The state legislature’s plan to cut elementary school class sizes could lead to larger class sizes in all Wake County schools, including 40 or more students in some elementary classrooms.
State lawmakers lowered maximum class sizes in kindergarten through third grade from 24 students this school year to between 19 and 21 students starting in July. Wake County Superintendent Jim Merrill warned Tuesday that unless the state provides relief, the district will have to consider options such as increasing class sizes for older students, cutting art and music classes, laying off teachers and reassigning students on short notice.
“I wish we didn’t have to consider any options, but given where we are with the legislature I think some variation of those is going to have be something we’re going to have to look at,” Merrill said in an interview Tuesday.
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Merrill said 66 elementary schools lack 286 needed classroom spaces and that it could take a year to move mobile classroom units. One way to meet the new rules, he said, could be to have elementary classrooms of 40 students with two teachers.
Merrill said Wake might also have to consider increasing class sizes in grades four through 12 to come up with additional money to fund the new teachers needed in elementary schools.
“I don’t really like any of them, but I’m afraid we’re going to have to employ some portions of those,” Merrill said.
Lawmakers lowered maximum class sizes in kindergarten through third grade as part of last year’s state budget. School officials around the state say the changes remove their flexibility to pay specialists such as art, music, foreign language and physical education teachers out of the state dollars provided for regular classroom teachers.
“To take that flexibility away from the site-based administrator and to invest it on Jones Street is bad policy,” said school board member Bill Fletcher. “Whether it’s Democrat or Republican, it’s bad policy.”
School districts may have to lay off many specialized teachers because they don’t have the needed state certification to teach regular K-3 classes.
A new report from the liberal N.C. Justice Center says meeting the new class sizes will cost school districts as much as $388 million more per year in operating costs as well as significant capital costs.
Many school districts have supported a compromise bill, House Bill 13, which they say would provide them with enough flexibility to continue to spread money around to offer the special classes. The bill was unanimously approved by the House but has stalled in the Senate, where leaders are questioning how school districts are using state money meant to reduce class sizes.
Senate Majority Leader Harry Brown, an Onslow County Republican, said last month, “It’s obvious to us that money has been spent on something other than class size reduction.”
Merrill said the extra money that the state has provided schools since 2011 for kindergarten through third grade has been offset by deeper cuts in K-12 teacher funding.
On Wednesday, Save Our Schools – NC Parents for HB 13 will hold a rally from 4 p.m. to 5 p.m. on Halifax Mall behind the Legislative Building in downtown Raleigh.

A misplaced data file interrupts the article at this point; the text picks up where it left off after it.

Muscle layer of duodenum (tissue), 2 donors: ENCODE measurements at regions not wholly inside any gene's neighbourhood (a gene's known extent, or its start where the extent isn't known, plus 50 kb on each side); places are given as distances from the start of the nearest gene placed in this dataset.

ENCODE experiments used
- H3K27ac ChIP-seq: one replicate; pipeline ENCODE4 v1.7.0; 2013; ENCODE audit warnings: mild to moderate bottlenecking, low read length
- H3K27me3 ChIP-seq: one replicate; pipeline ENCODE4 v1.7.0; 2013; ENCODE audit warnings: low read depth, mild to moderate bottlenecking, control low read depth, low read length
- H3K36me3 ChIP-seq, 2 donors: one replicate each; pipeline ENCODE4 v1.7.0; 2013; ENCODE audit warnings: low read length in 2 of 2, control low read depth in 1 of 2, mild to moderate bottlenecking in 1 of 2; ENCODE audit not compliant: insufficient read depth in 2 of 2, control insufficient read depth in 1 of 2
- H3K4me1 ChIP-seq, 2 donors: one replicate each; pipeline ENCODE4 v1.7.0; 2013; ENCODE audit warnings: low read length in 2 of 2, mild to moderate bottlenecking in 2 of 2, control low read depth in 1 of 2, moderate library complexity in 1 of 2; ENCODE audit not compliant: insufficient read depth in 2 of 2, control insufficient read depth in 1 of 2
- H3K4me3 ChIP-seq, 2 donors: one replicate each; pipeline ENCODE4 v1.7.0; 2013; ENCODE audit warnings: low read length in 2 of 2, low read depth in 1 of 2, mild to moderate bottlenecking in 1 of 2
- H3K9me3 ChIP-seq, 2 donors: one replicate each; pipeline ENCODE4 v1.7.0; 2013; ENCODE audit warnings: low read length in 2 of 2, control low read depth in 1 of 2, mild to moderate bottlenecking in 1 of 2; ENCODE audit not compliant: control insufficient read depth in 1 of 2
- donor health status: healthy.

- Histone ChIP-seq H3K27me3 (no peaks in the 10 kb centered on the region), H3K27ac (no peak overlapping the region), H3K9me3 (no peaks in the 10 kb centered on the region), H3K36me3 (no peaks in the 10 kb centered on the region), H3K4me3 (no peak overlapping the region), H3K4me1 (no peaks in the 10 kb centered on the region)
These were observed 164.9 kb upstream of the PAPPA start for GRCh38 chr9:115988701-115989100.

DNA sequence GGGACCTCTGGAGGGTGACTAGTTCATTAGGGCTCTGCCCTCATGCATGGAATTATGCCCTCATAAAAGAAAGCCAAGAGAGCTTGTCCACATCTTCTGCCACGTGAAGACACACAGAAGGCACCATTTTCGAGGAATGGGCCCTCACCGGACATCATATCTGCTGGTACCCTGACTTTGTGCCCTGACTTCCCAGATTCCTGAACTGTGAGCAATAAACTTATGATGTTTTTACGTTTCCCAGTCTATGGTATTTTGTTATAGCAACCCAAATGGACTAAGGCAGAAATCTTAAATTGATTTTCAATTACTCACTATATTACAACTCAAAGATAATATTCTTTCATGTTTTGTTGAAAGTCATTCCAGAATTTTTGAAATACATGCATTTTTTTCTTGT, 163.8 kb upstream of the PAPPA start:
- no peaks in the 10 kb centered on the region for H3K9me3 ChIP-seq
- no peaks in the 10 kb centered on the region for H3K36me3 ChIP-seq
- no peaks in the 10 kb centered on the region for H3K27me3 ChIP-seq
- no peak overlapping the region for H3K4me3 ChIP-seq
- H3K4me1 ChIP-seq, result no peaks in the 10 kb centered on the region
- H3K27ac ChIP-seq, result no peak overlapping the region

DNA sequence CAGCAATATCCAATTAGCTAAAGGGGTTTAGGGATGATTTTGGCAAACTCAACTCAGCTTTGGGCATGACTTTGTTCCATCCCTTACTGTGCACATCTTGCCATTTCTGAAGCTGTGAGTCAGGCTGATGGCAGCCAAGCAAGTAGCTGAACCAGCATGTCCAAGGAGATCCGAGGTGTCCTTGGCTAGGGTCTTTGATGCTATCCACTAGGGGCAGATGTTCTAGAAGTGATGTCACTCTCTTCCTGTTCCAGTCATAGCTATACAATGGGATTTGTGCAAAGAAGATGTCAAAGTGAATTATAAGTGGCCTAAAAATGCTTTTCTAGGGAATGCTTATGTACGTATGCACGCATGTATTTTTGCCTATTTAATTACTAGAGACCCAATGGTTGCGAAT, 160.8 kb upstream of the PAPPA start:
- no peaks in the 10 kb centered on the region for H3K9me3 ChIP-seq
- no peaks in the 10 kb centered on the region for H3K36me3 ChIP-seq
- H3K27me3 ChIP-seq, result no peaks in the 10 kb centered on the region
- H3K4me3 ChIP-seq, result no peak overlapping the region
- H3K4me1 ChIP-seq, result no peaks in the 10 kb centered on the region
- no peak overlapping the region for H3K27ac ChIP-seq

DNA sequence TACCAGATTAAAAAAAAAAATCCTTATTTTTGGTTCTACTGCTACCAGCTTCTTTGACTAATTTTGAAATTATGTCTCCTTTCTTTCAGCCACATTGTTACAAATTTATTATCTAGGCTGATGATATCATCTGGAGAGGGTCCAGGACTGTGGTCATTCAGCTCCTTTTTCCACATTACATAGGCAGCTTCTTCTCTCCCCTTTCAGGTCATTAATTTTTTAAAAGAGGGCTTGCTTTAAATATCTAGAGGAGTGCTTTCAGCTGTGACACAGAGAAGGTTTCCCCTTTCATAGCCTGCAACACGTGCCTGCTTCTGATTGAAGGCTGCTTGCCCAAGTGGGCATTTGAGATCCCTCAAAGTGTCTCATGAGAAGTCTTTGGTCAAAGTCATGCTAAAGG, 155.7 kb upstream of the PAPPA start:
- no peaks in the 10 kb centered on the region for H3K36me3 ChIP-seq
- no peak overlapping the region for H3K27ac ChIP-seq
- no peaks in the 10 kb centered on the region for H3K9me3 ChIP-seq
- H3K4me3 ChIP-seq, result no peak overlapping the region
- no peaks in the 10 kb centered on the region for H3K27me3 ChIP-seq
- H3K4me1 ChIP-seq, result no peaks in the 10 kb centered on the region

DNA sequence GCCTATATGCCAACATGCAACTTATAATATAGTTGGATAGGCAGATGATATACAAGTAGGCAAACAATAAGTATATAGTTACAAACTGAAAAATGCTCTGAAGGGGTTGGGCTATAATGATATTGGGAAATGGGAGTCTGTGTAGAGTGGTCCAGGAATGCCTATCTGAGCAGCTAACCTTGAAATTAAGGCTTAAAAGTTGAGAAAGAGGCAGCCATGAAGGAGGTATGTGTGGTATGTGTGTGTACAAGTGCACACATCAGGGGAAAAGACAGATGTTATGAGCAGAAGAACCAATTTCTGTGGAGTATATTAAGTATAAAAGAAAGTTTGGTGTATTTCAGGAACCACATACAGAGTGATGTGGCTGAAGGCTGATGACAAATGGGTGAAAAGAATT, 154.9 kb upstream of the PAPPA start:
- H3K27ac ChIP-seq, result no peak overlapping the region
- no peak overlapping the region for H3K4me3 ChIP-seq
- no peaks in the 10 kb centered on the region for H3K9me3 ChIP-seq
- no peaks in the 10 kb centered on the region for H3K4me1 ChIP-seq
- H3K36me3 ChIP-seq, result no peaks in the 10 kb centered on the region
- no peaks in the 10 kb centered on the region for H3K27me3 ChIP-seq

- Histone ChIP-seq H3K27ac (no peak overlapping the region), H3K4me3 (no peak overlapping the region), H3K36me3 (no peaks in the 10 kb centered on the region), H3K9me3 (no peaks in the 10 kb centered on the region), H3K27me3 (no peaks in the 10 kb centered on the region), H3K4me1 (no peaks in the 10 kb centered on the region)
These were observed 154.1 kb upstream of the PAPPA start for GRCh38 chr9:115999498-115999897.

Wake school officials estimate it would cost $26 million more to hire 460 additional K-3 teachers without eliminating elementary school art, music and PE. In contrast, Merrill said $1.8 million more would be needed for 32 additional teachers if House Bill 13 passed.
Merrill said two major problems in Wake, the state’s largest district with 159,549 students, with meeting the new class sizes is finding the teachers and finding the space.
Only 41 of Wake’s 356 elementary art, music, drama and PE teachers have certifications to teach regular elementary classes. Merrill said Wake could spend $115,000 to get provisional elementary teaching certificates for those educators.
Amid the threat of potential layoffs, Merrill said letters were sent to those specialists asking them to be patient and to hang on as long as they can.
Merrill said Wake might be able to get some of the new K-3 teachers by reassigning instructional resource teachers who are based at schools to help other teachers and by moving people from the Central Office.
Merrill said Wake can also hire new applicants but would run the risk of getting people who are sub-standard.
In addition to larger class sizes, Merrill said other options to meet the new state rules include:
▪ Eliminate elementary school specials – art, music and drama – and use the positions to hire more classroom teachers;
▪ Eliminate one or more of the specials at elementary schools if partial funding is provided;
▪ Reassign students from schools without space to schools that have space.
“I don’t understand how you can say that you’re reducing class sizes by giving up all these specials,” said school board member Roxie Cash.
With year-round schools starting the new school year in July, Merrill said a decision is needed soon for those schools.
“We’ve dragged our feet as long as we could with year-rounds,” Merrill said.
As a hedge against the state not providing relief, Merrill wants to ask the Wake County Board of Commissioners for $13 million of the $26 million needed to maintain arts and PE programs at elementary schools. It’s part of a request for a record $56.6 million increase.
Merrill wants the county to provide $466.5 million of his $1.6 billion operating budget for the 2017-18 school year. Other items using local dollars in Merrill’s budget include:
▪ Start a three-year plan to hire more guidance counselors and social workers to reach nationally recommended averages – $10 million;
▪ Operate new schools and support changes related to renovations – $3.9 million;
▪ Increase extra-duty pay for teachers who perform additional jobs such as coaching academic and athletic teams – $2.6 million;
▪ Increase pay for support staff who work in hard-to-fill positions such as bus drivers – $2.2 million.